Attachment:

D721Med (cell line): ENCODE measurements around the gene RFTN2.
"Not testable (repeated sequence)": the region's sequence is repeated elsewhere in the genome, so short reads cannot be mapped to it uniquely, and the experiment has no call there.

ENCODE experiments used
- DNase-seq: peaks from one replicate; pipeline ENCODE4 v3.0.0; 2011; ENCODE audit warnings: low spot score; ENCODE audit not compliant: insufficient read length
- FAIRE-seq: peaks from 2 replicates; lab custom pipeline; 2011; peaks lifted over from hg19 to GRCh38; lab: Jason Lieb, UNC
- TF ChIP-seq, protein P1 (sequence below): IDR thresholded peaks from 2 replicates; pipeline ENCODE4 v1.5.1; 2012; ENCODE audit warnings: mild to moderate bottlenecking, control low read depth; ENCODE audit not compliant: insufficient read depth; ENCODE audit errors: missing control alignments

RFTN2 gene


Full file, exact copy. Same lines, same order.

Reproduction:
D721Med (cell line): ENCODE measurements around the gene RFTN2.
"Not testable (repeated sequence)": the region's sequence is repeated elsewhere in the genome, so short reads cannot be mapped to it uniquely, and the experiment has no call there.

ENCODE experiments used
- DNase-seq: peaks from one replicate; pipeline ENCODE4 v3.0.0; 2011; ENCODE audit warnings: low spot score; ENCODE audit not compliant: insufficient read length
- FAIRE-seq: peaks from 2 replicates; lab custom pipeline; 2011; peaks lifted over from hg19 to GRCh38; lab: Jason Lieb, UNC
- TF ChIP-seq, protein P1 (sequence below): IDR thresholded peaks from 2 replicates; pipeline ENCODE4 v1.5.1; 2012; ENCODE audit warnings: mild to moderate bottlenecking, control low read depth; ENCODE audit not compliant: insufficient read depth; ENCODE audit errors: missing control alignments

RFTN2 gene